In the document, we set out 7 Purposes that libraries support. They are: reading and literacy, digital literacy, health and well-being, economic growth, culture and creativity, communities and learning.

Graphic taken from Libraries Deliver: an Ambition for Libraries in England 2016-2021
Graphic taken from Libraries Deliver: an Ambition for Libraries in England 2016-2021

People are generally in agreement with these 7 headings as a sensible way of grouping library activity. We’ve had lots of suggestions for additional items that should either be incorporated into one of the existing Purposes (for example, ensuring that local studies is highlighted in the communities section) or included in our vision and values section (eg. accessibility and quality of information delivery).

Meanwhile, we are seeking ideas about good outcome-based indicators for each Purpose. We need them both to measure progress in achieving the ambition statements we’ve put into the document, and as ammunition for making compelling cases to future decision-makers about the impact libraries make. Any suggestions or ideas welcomed!

Next steps

The consultation closes on 3 June. You still have time to share your views either by attending a workshop or via the online questionnaire (none of the sections are mandatory, so if you just have views about one or two aspects, you can move through it swiftly). Alternatively, you can email us your comments.

Every response is recorded and analysed, and we’ll blog in the future about how we’ve done this and what we have learned (and how we have iterated our approach) as the consultation process has unfolded.

To be notified about other posts we publish, including those mentioned above, you can subscribe to our blog via the panel on the right hand side of the screen.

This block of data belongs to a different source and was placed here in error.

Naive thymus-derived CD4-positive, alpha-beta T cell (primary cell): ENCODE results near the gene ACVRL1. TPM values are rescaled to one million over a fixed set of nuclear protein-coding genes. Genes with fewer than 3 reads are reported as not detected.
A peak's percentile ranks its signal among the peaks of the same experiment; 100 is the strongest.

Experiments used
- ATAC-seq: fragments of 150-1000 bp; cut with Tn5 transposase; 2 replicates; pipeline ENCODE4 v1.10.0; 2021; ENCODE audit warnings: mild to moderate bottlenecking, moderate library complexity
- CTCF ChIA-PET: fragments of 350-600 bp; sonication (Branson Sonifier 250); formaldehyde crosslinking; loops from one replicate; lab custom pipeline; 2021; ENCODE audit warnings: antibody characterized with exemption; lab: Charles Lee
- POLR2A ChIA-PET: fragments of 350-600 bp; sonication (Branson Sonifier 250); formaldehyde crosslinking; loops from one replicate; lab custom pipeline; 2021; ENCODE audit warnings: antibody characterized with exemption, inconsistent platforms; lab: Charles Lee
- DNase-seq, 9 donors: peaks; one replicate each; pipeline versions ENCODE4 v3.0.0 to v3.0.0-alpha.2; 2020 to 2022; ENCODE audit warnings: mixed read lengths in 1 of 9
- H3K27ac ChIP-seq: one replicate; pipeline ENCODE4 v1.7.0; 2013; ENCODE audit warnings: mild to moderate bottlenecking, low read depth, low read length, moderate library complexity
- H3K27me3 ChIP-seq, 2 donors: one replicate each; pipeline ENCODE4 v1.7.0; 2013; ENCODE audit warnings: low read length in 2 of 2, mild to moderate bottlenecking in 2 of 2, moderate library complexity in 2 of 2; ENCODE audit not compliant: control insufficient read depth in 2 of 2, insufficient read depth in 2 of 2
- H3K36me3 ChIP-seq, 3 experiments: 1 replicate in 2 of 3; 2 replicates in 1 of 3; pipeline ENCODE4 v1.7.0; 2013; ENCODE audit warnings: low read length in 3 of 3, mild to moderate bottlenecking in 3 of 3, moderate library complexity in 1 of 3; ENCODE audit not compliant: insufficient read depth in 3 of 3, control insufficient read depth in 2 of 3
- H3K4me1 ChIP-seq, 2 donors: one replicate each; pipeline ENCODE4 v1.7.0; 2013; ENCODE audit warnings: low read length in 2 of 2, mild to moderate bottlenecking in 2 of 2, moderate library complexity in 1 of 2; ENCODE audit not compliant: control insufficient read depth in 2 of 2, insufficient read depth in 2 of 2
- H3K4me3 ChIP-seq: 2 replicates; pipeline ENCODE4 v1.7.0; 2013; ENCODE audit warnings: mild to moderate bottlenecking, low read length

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1 comment

  1. Comment by Margaret Martin posted on

    Its really important to set out clearly what is actually meant by the 1964 Act's reference to the Sec of State 'superintending, improving, and promoting' the country's public libraries. People need to know what this means in reality so that central government as well as local government can be clearly held to account. There needs to be more consultation on the detail of this. At a time of austerity its easy to duck this issue for fear of the Taskforce being seen to be political but it is critical to challenge the present gap. If it is not addressed properly its like saying we don't need a national strategy on libraries . There will be hundreds of local initiatives up an down the country to make savings in local authority spending and libraries will be overwhelmed (are being overwhelmd) by the need for county councils to meet more clearly specified statutory obligations on social care and education . We need national indicators that government funding on libraries can be monitored against and these need to tie up with the added value diagram in the Ambition document some of which link to the NHS and other non local government bodies.